Junebug versus Hurricane


Missy’s Big Chance

Desperate Living

Taylor Black

04/08/10

[Listeners’ Guide: These here blue links are songs that should be played behind your reading of the story.  The words don’t work otherwise, this shit is choreographed!  Click where it says click and you’ll have a nice time.  xo, Jbg]

Restraining Order Blues

Saturday nights are Missy Barker’s favorite. Even though she had already had herself three other Saturday nights in the past week, the stars seemed aligned tonight.  It was Saturday night after all.

“Memaw!  Can I have $20?  I’ll get it back to you once my man Blake pays me back next week.”

Her grandmother sighed, tried to look away from her reflection in the TV screen, awoke a bit, collected herself and then lit a cigarette—Tareytons 100s if you are the kind of person who likes banal information like that—and, after taking a long, gratuitous drag put down her lighter on the coffee stand, flipped on the lamp next to her Lazyboy and answered her dear Missy’s request:

“What the hell are you going to do with $20?  Don’t you think for a minute you can just buy a bunch of beer and invite half of the ingrates of Kernersville over here tonight—it’s not gonna happen, like hell you will.”

“Memaw!”—a name Missy, her brothers and now even her own parents used in place of the one her parents gave her, the one she was recognized by when hope still seemed salvageable,  before people started calling her ma’am and waiting for her to shuffle off to the forevereverafter.  In fact, Dora [I know what you’re thinking: “Dora?  You mean like Dora the Explorer?” No, Doe-ra, as in Dooooooe-rrrrra], her name before Memaw, suited her. After all, a name like “Memaw” that is affectionate; it’s meant for someone who washes clothes all day long, cooks pots and pots of pinto beans and wakes every morning just to tell you how much you mean to her.  But Dora, Dora Dora: the woman’s about as folksy as as a truckstop and as feminine as one of the eighteen wheelers huddled together in the parking lot outside, waiting for their drivers to put down the 17-year old call boys they’re ravishing and the “Surf and Turf” dinner specials they’re eating.”—“shut the hell up and tell me where your money is.  You know I’m good for it.  Besides, I wouldn’t be asking you if I hadn’t gotten my money stolen at The Odyssey the other night.”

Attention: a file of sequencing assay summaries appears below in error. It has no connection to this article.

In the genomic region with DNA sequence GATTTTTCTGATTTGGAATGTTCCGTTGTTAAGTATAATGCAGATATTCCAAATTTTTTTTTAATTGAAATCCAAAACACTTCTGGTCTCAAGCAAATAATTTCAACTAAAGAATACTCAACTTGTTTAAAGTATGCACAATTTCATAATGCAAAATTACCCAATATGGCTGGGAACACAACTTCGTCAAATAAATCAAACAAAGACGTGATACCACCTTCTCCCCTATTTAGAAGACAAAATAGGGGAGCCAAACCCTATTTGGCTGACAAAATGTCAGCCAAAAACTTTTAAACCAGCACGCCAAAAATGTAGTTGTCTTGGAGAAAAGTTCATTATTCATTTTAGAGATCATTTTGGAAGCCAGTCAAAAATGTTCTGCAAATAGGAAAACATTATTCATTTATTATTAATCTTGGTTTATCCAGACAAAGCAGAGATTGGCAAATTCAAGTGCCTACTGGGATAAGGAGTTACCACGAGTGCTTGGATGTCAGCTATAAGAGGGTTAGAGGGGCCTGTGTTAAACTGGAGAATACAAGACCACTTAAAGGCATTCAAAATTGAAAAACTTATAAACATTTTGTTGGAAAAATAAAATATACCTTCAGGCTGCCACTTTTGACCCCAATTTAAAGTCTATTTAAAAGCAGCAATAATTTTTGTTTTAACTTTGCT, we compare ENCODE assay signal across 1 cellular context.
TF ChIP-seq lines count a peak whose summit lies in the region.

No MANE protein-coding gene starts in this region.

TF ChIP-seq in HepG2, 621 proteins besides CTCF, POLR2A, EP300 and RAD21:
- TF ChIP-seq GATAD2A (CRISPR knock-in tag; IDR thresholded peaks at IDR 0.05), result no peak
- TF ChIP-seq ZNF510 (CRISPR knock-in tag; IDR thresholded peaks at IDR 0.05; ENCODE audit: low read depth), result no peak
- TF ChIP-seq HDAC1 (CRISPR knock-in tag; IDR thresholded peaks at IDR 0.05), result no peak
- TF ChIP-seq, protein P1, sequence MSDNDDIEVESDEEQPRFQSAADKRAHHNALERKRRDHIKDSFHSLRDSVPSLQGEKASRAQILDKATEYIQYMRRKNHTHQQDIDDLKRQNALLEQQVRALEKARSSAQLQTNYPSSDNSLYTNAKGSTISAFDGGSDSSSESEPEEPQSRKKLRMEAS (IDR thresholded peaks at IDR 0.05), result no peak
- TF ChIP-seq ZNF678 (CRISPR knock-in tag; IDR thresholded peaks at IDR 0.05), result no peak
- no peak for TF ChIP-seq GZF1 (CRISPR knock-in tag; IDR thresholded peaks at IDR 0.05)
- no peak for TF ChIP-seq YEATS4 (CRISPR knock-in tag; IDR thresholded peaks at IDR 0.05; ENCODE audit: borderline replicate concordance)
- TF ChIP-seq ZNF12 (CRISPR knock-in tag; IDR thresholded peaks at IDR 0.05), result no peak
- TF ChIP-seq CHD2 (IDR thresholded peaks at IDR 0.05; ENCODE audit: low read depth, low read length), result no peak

Poor, petulant Missy.

With the mind of a child and common sense of an inbred Rottweiler, she really believes that she’s important enough to get robbed.

In fact, no one stole money from her; hell, everyone in there is basically fluid bonded, since it was the only homosexual establishment within a 30 mile radius.  Everyone knows your name at The Odyssey, but only out of habit.  The same folks are always doing and saying the same things there every night, wasting what’s left of their paychecks on drinks composed mostly of knockoff mixers and sprinkled with watered down liquors.  Like dogs who circle and circle their vomit before finally giving in and eating in, the denizens of Winston-Salem’s hottest, and only, gay club made their eternal rounds each and every night inside its black-lit halls.

“Go on and get a twenty from my room.  I got a pile of money on top of my chest of drawers, but don’t think for a second I don’t know how much is there, don’t even do it Melissa Jean.  You take your $20 and get your lily white ass on out of this house so I can get some peace and quiet: your brother was nice enough to show me how to tape all my stories that I miss during the day [napping, going to the pawn shop to shoot the shit with her friend Peggy who’s been working there since her husband’s disability checks started going to his growing collection of Sudafed and jet fuel that he was keeping out back in his toolshed, and stopping in at the liquor store to buy 6 airplane bottles of Smirnoff at a time—anything more would be unladylike…).”

Missy opened the door to Dora’s cell and thought to herself that the smell of mildew was finally beginning to overpower the smell of 40 years of cigarette smoke that had before that time overpowered the entire abode.  Memaw’s sentence on earth was certainly coming to a close sooner rather than later.  There was something in the air that made it certain.

As she slide a $20 into the coin-pocket of her new [knockoff, bought from Rose’s, tossed aside not from last season’s collection, but from 1998’s collection…brought down to North Carolina just for her to shove herself into] True Religion’s she paused. . .and then told herself that dangerous phrase that she said so much that it almost became a tic, the one that made her feel butch but really just admitted how little she had to lose:

“Fuck it.”

Missy then checked herself out in the mirror, liked what she saw—save the unsightly bumps on her chest that even her sports-bra and extra-large men’s dress shirt from couldn’t do away with—grabbed an unsolicited $10 bill and her old Memaw’s discarded wedding ring and she was ready to go.

Tonight was going to be a good night, or at least that’s what Missy wrote in her text message blast to all of her friends as she sauntered out of her Memaw’s room and her house too.

Before Missy got into her car—it’s a teal-green ’95 Acura, but you knew that already—she remembered she needed to fix her hair.  In the same way that Aileen Wuornos used to do—hands behind your back (in handcuffs if you’re Miss Wuornos), you keel over until your face is at crotch-level then bam, you throw yourself, your head and all of your hair back up to standing position—and she was ready to go.